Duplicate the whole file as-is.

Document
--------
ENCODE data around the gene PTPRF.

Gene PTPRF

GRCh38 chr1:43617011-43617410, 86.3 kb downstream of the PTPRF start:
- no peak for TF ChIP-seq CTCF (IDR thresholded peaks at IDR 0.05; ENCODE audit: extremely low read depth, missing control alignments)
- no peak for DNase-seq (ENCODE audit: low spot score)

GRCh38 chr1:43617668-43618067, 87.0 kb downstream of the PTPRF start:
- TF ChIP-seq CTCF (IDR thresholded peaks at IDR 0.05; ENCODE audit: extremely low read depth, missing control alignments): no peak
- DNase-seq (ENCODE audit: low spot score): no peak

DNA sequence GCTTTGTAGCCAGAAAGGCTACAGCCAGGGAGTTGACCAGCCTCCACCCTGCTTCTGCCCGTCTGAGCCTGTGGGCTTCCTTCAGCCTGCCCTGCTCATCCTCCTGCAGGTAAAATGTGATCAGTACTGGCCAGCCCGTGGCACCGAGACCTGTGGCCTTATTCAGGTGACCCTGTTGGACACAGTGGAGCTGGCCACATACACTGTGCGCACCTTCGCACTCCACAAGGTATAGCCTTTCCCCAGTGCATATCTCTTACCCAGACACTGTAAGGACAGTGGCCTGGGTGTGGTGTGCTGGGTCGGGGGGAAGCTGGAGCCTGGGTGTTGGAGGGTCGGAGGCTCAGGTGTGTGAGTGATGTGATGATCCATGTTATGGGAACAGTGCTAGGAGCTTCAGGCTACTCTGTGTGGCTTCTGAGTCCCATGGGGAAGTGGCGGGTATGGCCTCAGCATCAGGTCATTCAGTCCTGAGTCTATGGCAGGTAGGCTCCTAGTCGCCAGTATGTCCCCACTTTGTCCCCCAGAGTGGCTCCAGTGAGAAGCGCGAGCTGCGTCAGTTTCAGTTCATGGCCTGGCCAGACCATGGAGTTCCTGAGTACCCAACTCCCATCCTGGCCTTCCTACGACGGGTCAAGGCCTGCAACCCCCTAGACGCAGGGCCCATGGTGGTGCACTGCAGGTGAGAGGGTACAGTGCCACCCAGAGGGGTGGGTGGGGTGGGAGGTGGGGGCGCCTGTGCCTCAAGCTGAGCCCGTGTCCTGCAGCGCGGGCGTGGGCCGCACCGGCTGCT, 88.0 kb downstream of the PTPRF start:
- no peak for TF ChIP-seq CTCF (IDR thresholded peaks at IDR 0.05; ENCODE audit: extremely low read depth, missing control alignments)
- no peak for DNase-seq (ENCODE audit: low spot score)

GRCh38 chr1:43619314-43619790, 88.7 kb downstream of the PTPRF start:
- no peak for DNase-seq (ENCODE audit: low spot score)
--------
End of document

ENCODE data around the gene PTPRF.

Gene PTPRF

GRCh38 chr1:43617011-43617410, 86.3 kb downstream of the PTPRF start:
- no peak for TF ChIP-seq CTCF (IDR thresholded peaks at IDR 0.05; ENCODE audit: extremely low read depth, missing control alignments)
- no peak for DNase-seq (ENCODE audit: low spot score)

GRCh38 chr1:43617668-43618067, 87.0 kb downstream of the PTPRF start:
- TF ChIP-seq CTCF (IDR thresholded peaks at IDR 0.05; ENCODE audit: extremely low read depth, missing control alignments): no peak
- DNase-seq (ENCODE audit: low spot score): no peak

DNA sequence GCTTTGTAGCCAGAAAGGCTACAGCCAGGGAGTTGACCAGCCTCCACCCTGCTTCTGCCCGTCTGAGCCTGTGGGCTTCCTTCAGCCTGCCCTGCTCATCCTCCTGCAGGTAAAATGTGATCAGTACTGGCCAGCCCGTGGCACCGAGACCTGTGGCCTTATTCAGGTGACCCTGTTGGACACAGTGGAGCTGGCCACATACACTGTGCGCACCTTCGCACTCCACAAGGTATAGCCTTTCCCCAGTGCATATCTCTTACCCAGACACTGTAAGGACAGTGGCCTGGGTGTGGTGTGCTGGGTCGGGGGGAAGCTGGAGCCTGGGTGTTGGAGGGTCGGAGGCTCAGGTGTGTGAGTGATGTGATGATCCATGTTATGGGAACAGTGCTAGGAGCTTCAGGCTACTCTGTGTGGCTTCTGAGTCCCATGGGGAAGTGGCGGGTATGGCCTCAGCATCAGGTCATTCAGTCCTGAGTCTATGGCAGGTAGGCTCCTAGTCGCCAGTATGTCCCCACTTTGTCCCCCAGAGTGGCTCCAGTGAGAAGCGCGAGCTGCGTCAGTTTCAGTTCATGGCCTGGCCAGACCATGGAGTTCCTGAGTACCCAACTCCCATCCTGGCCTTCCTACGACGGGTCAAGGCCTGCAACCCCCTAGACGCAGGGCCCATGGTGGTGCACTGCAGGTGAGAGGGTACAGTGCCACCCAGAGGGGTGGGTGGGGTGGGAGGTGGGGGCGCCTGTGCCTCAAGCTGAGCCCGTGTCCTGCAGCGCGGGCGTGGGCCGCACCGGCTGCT, 88.0 kb downstream of the PTPRF start:
- no peak for TF ChIP-seq CTCF (IDR thresholded peaks at IDR 0.05; ENCODE audit: extremely low read depth, missing control alignments)
- no peak for DNase-seq (ENCODE audit: low spot score)

GRCh38 chr1:43619314-43619790, 88.7 kb downstream of the PTPRF start:
- no peak for DNase-seq (ENCODE audit: low spot score)